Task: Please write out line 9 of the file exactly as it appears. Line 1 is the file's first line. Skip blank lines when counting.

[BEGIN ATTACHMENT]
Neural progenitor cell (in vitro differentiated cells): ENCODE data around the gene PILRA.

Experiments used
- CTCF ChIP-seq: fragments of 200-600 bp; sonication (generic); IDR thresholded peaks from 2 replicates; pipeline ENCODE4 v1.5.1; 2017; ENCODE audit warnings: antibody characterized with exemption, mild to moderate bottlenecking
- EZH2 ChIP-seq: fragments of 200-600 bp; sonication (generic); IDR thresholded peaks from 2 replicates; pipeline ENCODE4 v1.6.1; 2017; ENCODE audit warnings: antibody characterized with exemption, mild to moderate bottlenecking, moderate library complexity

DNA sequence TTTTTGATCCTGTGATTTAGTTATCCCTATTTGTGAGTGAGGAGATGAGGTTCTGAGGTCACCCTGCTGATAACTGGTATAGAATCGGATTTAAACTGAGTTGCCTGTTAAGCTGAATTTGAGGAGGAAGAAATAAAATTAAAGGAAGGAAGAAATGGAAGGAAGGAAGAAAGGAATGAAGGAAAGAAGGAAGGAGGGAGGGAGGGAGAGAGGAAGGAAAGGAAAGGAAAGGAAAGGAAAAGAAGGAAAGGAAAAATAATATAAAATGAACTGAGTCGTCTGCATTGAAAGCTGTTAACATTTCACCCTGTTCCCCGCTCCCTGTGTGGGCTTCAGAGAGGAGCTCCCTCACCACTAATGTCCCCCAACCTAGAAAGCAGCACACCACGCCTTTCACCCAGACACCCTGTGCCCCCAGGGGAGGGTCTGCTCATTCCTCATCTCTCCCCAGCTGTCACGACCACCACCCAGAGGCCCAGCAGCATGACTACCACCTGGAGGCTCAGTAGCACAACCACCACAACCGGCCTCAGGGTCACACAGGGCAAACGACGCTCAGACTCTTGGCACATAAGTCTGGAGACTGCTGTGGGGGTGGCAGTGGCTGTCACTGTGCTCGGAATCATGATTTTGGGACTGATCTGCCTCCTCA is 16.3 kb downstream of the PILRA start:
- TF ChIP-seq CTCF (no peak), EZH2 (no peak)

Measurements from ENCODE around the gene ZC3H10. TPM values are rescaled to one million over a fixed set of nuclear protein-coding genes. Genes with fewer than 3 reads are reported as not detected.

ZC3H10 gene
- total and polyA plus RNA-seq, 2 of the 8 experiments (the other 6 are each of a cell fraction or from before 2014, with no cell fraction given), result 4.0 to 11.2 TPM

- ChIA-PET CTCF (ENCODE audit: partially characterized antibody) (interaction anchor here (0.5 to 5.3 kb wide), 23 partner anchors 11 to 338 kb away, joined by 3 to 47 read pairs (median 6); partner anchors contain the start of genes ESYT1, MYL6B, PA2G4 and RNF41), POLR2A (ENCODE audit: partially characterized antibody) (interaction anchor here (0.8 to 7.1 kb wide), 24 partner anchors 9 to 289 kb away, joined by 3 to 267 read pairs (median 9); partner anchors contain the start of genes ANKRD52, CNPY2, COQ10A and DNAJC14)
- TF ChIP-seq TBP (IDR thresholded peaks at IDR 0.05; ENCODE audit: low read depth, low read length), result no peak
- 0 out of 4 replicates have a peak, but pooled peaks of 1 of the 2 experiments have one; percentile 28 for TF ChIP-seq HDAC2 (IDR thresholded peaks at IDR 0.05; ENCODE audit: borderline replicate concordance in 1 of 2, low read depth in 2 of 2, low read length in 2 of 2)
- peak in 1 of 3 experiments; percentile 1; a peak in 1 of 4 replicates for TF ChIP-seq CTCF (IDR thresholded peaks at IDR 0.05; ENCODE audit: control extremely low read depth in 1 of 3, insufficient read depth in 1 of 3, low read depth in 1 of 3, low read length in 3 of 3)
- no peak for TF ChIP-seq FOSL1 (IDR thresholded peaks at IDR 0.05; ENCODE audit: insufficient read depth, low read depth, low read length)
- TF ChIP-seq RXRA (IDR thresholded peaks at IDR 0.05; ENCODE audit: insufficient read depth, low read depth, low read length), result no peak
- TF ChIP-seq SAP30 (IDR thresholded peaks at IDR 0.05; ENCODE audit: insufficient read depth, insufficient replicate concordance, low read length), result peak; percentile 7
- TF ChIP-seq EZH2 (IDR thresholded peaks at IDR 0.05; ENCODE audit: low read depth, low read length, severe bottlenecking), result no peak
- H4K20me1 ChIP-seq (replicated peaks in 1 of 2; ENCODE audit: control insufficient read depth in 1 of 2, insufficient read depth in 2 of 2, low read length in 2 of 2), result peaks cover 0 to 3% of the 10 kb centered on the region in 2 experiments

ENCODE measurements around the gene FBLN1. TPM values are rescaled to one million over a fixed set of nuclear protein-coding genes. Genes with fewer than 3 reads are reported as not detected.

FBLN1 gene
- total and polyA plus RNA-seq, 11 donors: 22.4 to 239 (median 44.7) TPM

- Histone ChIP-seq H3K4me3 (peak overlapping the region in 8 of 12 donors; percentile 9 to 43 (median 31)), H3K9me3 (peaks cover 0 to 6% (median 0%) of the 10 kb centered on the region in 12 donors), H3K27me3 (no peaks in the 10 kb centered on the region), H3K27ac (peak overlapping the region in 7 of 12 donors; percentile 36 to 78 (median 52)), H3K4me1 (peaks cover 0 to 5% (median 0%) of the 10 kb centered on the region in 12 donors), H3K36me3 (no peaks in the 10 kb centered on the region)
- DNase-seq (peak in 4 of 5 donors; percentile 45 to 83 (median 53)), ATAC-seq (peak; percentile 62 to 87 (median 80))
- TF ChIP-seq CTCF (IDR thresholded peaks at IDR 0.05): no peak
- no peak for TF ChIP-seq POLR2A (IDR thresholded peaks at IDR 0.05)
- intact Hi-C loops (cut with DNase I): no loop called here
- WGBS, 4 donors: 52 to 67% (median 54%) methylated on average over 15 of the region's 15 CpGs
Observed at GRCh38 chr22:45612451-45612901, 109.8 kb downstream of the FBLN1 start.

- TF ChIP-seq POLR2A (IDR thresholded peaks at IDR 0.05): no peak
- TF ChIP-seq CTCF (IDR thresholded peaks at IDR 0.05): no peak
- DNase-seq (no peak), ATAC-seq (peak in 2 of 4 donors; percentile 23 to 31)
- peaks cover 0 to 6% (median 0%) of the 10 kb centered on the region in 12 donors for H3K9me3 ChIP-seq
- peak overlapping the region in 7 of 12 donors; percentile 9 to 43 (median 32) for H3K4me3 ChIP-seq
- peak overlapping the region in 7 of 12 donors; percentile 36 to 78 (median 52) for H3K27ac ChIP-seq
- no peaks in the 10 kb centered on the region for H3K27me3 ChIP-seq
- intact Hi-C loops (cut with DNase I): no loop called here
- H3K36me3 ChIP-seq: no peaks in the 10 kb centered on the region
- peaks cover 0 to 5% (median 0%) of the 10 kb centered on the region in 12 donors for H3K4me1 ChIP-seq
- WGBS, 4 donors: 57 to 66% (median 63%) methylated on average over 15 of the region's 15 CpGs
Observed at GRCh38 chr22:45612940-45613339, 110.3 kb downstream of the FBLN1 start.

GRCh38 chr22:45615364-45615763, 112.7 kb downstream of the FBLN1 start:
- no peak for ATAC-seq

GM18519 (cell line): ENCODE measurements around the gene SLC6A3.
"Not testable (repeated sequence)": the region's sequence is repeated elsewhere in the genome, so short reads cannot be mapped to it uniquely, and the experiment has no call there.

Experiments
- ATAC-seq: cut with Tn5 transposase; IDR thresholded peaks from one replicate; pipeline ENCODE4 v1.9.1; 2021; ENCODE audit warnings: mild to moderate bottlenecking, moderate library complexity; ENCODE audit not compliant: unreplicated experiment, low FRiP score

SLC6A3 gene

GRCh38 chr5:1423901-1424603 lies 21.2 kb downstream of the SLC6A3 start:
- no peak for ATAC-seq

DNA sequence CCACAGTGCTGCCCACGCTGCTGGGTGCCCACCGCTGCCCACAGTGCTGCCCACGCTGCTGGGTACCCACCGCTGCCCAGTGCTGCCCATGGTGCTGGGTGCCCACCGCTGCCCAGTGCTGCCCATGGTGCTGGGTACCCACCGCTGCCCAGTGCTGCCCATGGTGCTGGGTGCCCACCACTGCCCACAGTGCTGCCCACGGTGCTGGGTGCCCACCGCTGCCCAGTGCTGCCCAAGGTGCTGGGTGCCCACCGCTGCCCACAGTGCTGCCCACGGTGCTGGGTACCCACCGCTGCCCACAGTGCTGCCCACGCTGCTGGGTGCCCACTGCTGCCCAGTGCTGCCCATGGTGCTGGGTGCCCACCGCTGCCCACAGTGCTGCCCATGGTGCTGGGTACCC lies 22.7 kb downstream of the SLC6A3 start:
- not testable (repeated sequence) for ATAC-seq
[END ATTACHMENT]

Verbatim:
- total and polyA plus RNA-seq, 2 of the 8 experiments (the other 6 are each of a cell fraction or from before 2014, with no cell fraction given), result 4.0 to 11.2 TPM